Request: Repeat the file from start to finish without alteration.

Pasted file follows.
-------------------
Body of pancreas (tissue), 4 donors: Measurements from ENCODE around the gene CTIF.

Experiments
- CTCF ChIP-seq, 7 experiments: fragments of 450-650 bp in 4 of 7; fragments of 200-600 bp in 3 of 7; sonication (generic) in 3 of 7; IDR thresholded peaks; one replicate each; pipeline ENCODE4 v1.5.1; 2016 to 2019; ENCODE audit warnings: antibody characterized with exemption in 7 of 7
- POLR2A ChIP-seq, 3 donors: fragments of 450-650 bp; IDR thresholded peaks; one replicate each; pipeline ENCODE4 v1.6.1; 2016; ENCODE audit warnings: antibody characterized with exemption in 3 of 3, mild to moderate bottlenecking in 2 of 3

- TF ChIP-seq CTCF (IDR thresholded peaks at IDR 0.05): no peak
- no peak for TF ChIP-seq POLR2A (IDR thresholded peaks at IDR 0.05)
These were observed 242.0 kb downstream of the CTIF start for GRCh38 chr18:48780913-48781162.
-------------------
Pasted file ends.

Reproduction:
Body of pancreas (tissue), 4 donors: Measurements from ENCODE around the gene CTIF.

Experiments
- CTCF ChIP-seq, 7 experiments: fragments of 450-650 bp in 4 of 7; fragments of 200-600 bp in 3 of 7; sonication (generic) in 3 of 7; IDR thresholded peaks; one replicate each; pipeline ENCODE4 v1.5.1; 2016 to 2019; ENCODE audit warnings: antibody characterized with exemption in 7 of 7
- POLR2A ChIP-seq, 3 donors: fragments of 450-650 bp; IDR thresholded peaks; one replicate each; pipeline ENCODE4 v1.6.1; 2016; ENCODE audit warnings: antibody characterized with exemption in 3 of 3, mild to moderate bottlenecking in 2 of 3

- TF ChIP-seq CTCF (IDR thresholded peaks at IDR 0.05): no peak
- no peak for TF ChIP-seq POLR2A (IDR thresholded peaks at IDR 0.05)
These were observed 242.0 kb downstream of the CTIF start for GRCh38 chr18:48780913-48781162.